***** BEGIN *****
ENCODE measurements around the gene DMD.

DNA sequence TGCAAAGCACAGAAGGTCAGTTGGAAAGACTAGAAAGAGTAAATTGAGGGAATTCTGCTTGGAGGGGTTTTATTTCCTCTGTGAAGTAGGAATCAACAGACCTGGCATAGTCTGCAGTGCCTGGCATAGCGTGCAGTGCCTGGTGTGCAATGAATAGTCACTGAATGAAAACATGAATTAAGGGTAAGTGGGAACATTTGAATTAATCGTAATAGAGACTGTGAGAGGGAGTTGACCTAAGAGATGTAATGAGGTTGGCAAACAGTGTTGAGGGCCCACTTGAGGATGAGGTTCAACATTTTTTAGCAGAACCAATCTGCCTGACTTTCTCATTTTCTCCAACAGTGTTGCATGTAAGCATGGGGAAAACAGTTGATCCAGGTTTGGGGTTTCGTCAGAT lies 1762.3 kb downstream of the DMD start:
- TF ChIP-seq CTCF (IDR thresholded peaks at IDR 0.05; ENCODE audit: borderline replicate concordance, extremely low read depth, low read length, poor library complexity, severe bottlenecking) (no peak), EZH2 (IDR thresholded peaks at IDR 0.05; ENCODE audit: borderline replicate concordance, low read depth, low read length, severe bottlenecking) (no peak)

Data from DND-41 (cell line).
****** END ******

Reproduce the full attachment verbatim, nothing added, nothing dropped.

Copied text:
ENCODE measurements around the gene DMD.

DNA sequence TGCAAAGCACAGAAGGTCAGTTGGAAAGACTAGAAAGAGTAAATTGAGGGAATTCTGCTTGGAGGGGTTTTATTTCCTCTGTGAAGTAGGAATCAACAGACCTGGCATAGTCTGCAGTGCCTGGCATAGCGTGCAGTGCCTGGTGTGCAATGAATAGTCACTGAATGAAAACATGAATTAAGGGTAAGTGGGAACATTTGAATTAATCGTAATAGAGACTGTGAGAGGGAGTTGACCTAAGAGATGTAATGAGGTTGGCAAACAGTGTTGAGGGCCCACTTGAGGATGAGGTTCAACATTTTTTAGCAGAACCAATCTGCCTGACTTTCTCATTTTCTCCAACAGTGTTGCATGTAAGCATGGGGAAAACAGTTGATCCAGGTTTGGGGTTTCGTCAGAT lies 1762.3 kb downstream of the DMD start:
- TF ChIP-seq CTCF (IDR thresholded peaks at IDR 0.05; ENCODE audit: borderline replicate concordance, extremely low read depth, low read length, poor library complexity, severe bottlenecking) (no peak), EZH2 (IDR thresholded peaks at IDR 0.05; ENCODE audit: borderline replicate concordance, low read depth, low read length, severe bottlenecking) (no peak)

Data from DND-41 (cell line).